Alumilite Casting Resins for Woodturning
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Alumilite Casting Resins for Woodturning

by BVV |

Are you looking for a set of versatile products to complement your woodturning, mold-making and dyeing projects? Best Value Vacs is a principal Alumilite reseller, whose products expand into both wood and casting resins, mold making silicone rubbers, dyes, fillers, release agents and more.

The word ‘Alumilite’ is very similar to the chemical compound aluminite, a hydrous aluminum sulfate mineral that’s found in clay-like and rock masses. Alumilite’s name perhaps comes from its products’ abilities to turn substances into hard solids. Alumilite’s solutions are ideal for hobbies and crafts, auto restorations, lure making, jewelry making, special effects, creative culinary, bar top coatings, and woodturning. More uses include:

  • Industrial short run production

  • Rapid prototyping

  • Plastic forming

  • 3D printing

  • Concrete making

  • Props and costumes

  • Taxidermy

  • Medical instruments

Its resins and rubbers can be used in conjunction with Best Value Vacs’s vacuum chambers, which are widely popular for silicone molding and woodturning. For the purposes of this blog, we’ll take a closer look at its casting resins for woodturning pen blanks, calls, handles, and more. In order to preserve supply and save money, woodturners use every last scrap of wood in their shops. Simply throwing away a piece or shavings of wood because they’re a bit under par is often seen as a waste when there are ways to use it; all it takes is a little elbow grease to bring out its more stable, pliable, and smooth qualities. This is where casting resin is introduced.

Resin is a sticky substance that is used to cure wood because it is insoluble in water and resistant to the effects of moisture. Players of string instruments like violins, cellos, and bases regularly apply resin to the hairs on their bows to help the bow stick to the instrument’s strings and deliver a more forceful, rounded sound. It’s a similar concept when using resin for woodturning. When added to wood blanks or shavings in a mold, it takes the shape and creates a stronger, more turnable product. The process of doing so is simple, but it just requires the right materials and equipment.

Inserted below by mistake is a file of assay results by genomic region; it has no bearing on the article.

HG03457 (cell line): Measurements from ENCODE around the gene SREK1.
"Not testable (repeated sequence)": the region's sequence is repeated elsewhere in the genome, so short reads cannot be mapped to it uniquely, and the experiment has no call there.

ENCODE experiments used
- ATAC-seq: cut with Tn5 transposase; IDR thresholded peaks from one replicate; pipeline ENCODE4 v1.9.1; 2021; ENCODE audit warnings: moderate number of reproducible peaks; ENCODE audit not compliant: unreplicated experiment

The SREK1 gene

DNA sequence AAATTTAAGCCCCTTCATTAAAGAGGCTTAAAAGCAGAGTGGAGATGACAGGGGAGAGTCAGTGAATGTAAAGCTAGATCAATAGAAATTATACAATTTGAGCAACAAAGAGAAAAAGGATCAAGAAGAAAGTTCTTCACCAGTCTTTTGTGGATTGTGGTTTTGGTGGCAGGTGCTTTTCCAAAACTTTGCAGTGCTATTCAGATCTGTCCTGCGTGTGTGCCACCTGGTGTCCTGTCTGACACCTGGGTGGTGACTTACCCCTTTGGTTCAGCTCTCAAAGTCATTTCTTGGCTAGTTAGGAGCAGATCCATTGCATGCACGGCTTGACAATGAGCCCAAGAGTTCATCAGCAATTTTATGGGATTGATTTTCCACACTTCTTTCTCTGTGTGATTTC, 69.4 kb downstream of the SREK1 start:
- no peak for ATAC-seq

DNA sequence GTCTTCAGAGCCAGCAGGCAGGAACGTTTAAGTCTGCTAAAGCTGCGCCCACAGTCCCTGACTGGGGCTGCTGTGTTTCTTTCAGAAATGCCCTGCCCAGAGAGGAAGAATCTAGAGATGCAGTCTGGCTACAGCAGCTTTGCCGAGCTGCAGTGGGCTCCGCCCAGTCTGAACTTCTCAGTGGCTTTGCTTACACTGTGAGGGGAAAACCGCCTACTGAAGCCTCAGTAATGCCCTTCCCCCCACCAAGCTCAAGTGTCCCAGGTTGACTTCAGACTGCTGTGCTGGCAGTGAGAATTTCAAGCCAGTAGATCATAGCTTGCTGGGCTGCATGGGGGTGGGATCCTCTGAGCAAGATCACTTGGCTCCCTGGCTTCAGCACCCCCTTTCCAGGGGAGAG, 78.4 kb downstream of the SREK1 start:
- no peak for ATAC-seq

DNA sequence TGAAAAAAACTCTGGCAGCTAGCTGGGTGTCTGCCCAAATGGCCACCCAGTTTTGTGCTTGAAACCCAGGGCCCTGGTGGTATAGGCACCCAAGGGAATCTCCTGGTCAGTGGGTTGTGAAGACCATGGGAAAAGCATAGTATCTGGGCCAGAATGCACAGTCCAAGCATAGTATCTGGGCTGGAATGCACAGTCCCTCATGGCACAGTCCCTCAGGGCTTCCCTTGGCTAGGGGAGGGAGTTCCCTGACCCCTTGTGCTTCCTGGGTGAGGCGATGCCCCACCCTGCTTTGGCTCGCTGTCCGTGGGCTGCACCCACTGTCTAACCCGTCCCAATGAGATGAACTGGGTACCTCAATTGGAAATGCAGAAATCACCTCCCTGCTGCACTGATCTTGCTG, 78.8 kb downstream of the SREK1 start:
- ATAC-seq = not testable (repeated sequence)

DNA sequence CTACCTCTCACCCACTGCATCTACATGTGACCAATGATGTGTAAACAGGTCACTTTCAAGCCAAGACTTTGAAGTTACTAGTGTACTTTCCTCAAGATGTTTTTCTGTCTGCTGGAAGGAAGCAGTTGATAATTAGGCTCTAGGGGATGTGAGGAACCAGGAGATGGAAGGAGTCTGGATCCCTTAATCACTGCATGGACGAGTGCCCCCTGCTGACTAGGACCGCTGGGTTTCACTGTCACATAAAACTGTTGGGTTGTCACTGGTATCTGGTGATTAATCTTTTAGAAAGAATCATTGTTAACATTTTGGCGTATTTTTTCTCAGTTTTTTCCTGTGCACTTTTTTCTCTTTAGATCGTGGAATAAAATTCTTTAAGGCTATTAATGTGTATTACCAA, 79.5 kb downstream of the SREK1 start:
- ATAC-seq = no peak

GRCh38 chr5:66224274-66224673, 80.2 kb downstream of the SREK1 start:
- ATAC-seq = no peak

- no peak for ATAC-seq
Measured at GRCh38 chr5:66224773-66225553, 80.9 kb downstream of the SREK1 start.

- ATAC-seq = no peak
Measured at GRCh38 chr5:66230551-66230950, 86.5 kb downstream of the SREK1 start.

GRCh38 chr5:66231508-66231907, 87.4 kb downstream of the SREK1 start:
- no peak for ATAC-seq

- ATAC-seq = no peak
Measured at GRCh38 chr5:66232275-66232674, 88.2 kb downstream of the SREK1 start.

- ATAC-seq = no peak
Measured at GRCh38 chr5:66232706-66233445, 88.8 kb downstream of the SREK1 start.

Here’s how to implement resin into a mold so that you’re ready to turn old into new again.

  1. First, you’ll need to stabilize the wood. Wood stabilization is the process of taking soft or punky wood, injecting it with resin, and applying pressure to make a harder, more stable wood blank that’s easier to turn. The resin seeps into the pores of the wood, which solidifies under great amounts of pressure in a vacuum chamber. We recommend our Glass Vac chambers for this process because their properties are the most compatible with this procedure. The timeline for stabilizing blanks, from first retrieval to final cure, will take roughly 1-1.5 days.

  2. Once your blanks are fully stabilized, place them in the mold and measure out the required amount of Clear Cast Resin. This optically clear resin provides a more high-impact, glossy finish for any pigment you decide to add. There are two parts to the resin, A and B, that will be mixed together at a 1:1 ratio to form the right composite. Use a volume calculator to accurately achieve equal parts of each in separate containers.  

  3. Next, mix A and B together in another mixing cup, stirring until the resin is clear. Grate any extra resin off your mixing stick to ensure all resin is used. If for some reason you don’t use all the resin, it can be stored in plastic containers for future use.

  4. If you’re looking to follow a specific design, you can now stir in chosen pigments or Alumilite dyes. Alumilite also has metallic powders that can add pearlescent, bronze, gold, silver, or copper finishes that normal paint cannot.   

  5. Pour your resin mixture into the mold box. Cover the wood completely on either side and over the top.

  6. Place your entire mold into the vacuum chamber. The mold must be cured under pressure to avoid visible air pockets in the blank. You can use the same glass vacuum chamber you used for stabilizing the wood as long as you’ve cleaned it thoroughly with soap and water. Press down on the lid to make sure the gasket is secure so no air infiltrates and causes bubbling. Next, apply pressure at roughly 40-60 psi until the resin has hardened enough to be demolded. Do not at any time lift the lid to check if it’s finished: this will compromise the blank.

  7. Allow the resin to cure for another 12-24 hours before you start turning the wood. Alumilite resin can be turned either by woodturning machines or fine sandpaper. You can also add a high gloss to achieve a more plastic polish.

  8. Once you’ve applied the polish, you can assemble the pieces of your final product. Whether it’s a pen, a duck call, bowls, or utensils, you’ve just made a product from salvaged materials you can now “turn” for profit.

There are many other kinds of Alumilite products available at Best Value Vacs that can be used in applications involving our chambers. Contact us to see how we could take your hobby or business venture to the next level.